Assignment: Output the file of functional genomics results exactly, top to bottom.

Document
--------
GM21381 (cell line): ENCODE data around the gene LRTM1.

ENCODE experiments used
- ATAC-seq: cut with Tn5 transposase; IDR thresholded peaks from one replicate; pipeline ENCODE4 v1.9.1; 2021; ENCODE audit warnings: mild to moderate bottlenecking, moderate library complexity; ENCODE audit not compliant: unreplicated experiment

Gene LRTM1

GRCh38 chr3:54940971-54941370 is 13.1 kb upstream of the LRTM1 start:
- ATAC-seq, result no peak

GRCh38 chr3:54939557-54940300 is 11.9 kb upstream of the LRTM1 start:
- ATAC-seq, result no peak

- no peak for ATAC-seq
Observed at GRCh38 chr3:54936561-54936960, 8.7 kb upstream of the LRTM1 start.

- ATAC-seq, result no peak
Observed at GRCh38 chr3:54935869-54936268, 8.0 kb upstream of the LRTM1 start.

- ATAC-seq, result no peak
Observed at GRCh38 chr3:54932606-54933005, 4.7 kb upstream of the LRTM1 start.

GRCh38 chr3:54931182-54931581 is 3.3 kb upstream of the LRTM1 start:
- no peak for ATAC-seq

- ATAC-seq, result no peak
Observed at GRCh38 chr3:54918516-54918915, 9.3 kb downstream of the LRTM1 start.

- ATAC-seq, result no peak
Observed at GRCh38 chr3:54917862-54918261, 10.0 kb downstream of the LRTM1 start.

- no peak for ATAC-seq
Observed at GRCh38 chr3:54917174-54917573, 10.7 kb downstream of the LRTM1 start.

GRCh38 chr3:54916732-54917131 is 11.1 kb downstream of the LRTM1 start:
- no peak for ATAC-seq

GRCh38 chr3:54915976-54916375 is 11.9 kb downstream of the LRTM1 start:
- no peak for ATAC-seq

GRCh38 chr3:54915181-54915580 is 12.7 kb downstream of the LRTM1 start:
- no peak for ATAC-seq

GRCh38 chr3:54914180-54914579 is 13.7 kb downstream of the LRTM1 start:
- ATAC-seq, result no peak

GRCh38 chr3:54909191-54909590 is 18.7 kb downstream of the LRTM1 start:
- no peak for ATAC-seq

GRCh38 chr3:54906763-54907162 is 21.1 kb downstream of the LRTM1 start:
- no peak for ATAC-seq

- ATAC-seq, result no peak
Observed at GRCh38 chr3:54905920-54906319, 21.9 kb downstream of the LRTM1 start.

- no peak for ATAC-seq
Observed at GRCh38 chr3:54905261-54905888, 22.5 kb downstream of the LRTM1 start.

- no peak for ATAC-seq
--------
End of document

GM21381 (cell line): ENCODE data around the gene LRTM1.

ENCODE experiments used
- ATAC-seq: cut with Tn5 transposase; IDR thresholded peaks from one replicate; pipeline ENCODE4 v1.9.1; 2021; ENCODE audit warnings: mild to moderate bottlenecking, moderate library complexity; ENCODE audit not compliant: unreplicated experiment

Gene LRTM1

GRCh38 chr3:54940971-54941370 is 13.1 kb upstream of the LRTM1 start:
- ATAC-seq, result no peak

GRCh38 chr3:54939557-54940300 is 11.9 kb upstream of the LRTM1 start:
- ATAC-seq, result no peak

- no peak for ATAC-seq
Observed at GRCh38 chr3:54936561-54936960, 8.7 kb upstream of the LRTM1 start.

- ATAC-seq, result no peak
Observed at GRCh38 chr3:54935869-54936268, 8.0 kb upstream of the LRTM1 start.

- ATAC-seq, result no peak
Observed at GRCh38 chr3:54932606-54933005, 4.7 kb upstream of the LRTM1 start.

GRCh38 chr3:54931182-54931581 is 3.3 kb upstream of the LRTM1 start:
- no peak for ATAC-seq

- ATAC-seq, result no peak
Observed at GRCh38 chr3:54918516-54918915, 9.3 kb downstream of the LRTM1 start.

- ATAC-seq, result no peak
Observed at GRCh38 chr3:54917862-54918261, 10.0 kb downstream of the LRTM1 start.

- no peak for ATAC-seq
Observed at GRCh38 chr3:54917174-54917573, 10.7 kb downstream of the LRTM1 start.

GRCh38 chr3:54916732-54917131 is 11.1 kb downstream of the LRTM1 start:
- no peak for ATAC-seq

GRCh38 chr3:54915976-54916375 is 11.9 kb downstream of the LRTM1 start:
- no peak for ATAC-seq

GRCh38 chr3:54915181-54915580 is 12.7 kb downstream of the LRTM1 start:
- no peak for ATAC-seq

GRCh38 chr3:54914180-54914579 is 13.7 kb downstream of the LRTM1 start:
- ATAC-seq, result no peak

GRCh38 chr3:54909191-54909590 is 18.7 kb downstream of the LRTM1 start:
- no peak for ATAC-seq

GRCh38 chr3:54906763-54907162 is 21.1 kb downstream of the LRTM1 start:
- no peak for ATAC-seq

- ATAC-seq, result no peak
Observed at GRCh38 chr3:54905920-54906319, 21.9 kb downstream of the LRTM1 start.

- no peak for ATAC-seq
Observed at GRCh38 chr3:54905261-54905888, 22.5 kb downstream of the LRTM1 start.

- no peak for ATAC-seq